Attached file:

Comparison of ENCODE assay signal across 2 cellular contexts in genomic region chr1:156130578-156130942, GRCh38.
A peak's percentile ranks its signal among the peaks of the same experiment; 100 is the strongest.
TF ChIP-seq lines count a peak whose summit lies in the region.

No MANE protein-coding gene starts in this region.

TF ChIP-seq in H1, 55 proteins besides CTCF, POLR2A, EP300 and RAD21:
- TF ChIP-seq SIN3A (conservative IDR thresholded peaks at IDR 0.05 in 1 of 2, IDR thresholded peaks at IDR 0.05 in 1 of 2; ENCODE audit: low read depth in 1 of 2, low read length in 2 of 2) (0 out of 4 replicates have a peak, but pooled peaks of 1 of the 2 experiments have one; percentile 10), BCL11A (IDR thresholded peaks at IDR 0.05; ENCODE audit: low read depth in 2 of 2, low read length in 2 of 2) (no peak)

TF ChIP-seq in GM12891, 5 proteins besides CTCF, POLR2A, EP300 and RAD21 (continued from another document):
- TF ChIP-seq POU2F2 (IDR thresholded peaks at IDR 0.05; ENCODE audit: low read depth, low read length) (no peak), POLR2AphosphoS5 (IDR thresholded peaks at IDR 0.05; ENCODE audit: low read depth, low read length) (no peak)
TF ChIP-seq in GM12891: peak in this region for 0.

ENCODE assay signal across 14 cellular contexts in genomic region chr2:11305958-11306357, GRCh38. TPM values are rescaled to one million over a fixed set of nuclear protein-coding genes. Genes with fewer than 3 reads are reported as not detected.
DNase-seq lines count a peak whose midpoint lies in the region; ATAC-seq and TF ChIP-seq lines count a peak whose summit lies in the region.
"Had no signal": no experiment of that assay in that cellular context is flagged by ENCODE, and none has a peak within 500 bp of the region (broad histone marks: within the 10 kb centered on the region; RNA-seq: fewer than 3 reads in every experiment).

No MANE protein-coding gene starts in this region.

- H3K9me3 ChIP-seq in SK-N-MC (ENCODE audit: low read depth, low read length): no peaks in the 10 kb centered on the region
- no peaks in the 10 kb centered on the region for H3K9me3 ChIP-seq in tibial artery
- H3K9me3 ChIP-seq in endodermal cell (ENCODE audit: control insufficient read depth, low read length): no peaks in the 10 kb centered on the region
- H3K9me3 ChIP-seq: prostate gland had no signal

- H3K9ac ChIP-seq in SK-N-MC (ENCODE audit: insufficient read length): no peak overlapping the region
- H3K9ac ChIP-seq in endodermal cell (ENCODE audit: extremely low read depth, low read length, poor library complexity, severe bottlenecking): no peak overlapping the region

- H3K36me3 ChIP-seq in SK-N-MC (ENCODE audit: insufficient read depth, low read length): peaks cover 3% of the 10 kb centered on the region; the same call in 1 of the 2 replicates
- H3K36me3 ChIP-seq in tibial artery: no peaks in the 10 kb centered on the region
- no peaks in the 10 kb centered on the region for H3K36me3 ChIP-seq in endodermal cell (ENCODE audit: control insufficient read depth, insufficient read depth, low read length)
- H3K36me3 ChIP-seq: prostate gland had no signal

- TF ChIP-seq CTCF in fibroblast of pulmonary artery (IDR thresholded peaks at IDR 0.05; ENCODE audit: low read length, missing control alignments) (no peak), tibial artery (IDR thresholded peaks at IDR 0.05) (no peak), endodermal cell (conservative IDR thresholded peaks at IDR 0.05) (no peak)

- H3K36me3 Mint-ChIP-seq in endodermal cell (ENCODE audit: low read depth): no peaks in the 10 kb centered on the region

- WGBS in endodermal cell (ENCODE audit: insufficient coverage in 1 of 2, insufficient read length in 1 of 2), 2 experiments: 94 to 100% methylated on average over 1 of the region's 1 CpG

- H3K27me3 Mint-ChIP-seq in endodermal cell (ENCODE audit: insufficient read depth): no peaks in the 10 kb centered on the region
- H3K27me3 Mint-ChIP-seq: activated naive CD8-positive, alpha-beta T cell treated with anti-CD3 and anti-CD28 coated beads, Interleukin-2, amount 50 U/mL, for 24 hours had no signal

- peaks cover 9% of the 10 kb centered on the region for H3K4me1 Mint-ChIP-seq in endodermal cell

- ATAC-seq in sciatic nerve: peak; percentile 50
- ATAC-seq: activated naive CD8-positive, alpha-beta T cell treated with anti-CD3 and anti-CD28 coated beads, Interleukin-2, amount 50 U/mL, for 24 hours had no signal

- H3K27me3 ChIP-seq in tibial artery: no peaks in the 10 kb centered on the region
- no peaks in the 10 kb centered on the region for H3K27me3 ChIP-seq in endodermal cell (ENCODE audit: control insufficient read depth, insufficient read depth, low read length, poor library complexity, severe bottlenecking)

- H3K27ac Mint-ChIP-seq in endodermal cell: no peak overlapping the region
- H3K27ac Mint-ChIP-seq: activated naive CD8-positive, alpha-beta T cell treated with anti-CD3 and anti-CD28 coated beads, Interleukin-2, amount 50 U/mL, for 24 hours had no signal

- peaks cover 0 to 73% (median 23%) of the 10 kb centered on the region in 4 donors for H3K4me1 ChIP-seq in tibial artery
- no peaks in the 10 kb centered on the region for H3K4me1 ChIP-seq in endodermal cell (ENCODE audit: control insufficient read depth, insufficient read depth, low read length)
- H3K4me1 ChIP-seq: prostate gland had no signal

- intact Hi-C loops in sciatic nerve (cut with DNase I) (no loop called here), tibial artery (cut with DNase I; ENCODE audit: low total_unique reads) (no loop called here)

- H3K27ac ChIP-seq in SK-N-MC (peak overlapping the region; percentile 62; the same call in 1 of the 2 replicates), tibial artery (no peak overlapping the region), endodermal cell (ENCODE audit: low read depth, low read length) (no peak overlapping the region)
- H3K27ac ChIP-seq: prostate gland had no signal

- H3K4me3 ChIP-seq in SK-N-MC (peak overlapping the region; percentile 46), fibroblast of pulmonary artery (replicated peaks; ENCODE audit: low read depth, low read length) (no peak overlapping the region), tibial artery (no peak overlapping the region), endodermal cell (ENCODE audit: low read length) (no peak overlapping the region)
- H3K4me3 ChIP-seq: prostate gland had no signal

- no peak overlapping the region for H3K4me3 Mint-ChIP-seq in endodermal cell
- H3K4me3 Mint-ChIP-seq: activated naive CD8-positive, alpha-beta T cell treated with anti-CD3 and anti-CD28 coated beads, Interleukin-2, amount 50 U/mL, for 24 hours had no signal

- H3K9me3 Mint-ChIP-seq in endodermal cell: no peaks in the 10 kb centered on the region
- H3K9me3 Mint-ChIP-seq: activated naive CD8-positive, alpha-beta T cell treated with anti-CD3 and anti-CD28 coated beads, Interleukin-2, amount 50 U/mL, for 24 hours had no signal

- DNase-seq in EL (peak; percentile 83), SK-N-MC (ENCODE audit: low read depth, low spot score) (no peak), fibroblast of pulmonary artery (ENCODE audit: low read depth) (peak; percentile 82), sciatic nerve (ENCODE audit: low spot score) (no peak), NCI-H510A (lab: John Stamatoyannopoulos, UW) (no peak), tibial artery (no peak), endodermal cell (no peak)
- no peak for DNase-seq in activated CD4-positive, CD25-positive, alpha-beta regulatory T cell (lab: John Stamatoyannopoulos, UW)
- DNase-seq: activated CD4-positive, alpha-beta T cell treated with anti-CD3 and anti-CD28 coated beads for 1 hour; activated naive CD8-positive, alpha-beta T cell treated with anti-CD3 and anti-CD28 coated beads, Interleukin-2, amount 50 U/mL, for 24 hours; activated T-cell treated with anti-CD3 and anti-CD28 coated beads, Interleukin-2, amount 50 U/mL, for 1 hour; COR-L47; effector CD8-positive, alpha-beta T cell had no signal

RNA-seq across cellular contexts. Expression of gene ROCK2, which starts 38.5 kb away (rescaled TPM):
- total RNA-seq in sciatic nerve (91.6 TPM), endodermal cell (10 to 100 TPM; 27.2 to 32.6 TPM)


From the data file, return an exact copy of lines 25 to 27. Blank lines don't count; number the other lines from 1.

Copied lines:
- H3K36me3 Mint-ChIP-seq in endodermal cell (ENCODE audit: low read depth): no peaks in the 10 kb centered on the region

- WGBS in endodermal cell (ENCODE audit: insufficient coverage in 1 of 2, insufficient read length in 1 of 2), 2 experiments: 94 to 100% methylated on average over 1 of the region's 1 CpG

- H3K27me3 Mint-ChIP-seq in endodermal cell (ENCODE audit: insufficient read depth): no peaks in the 10 kb centered on the region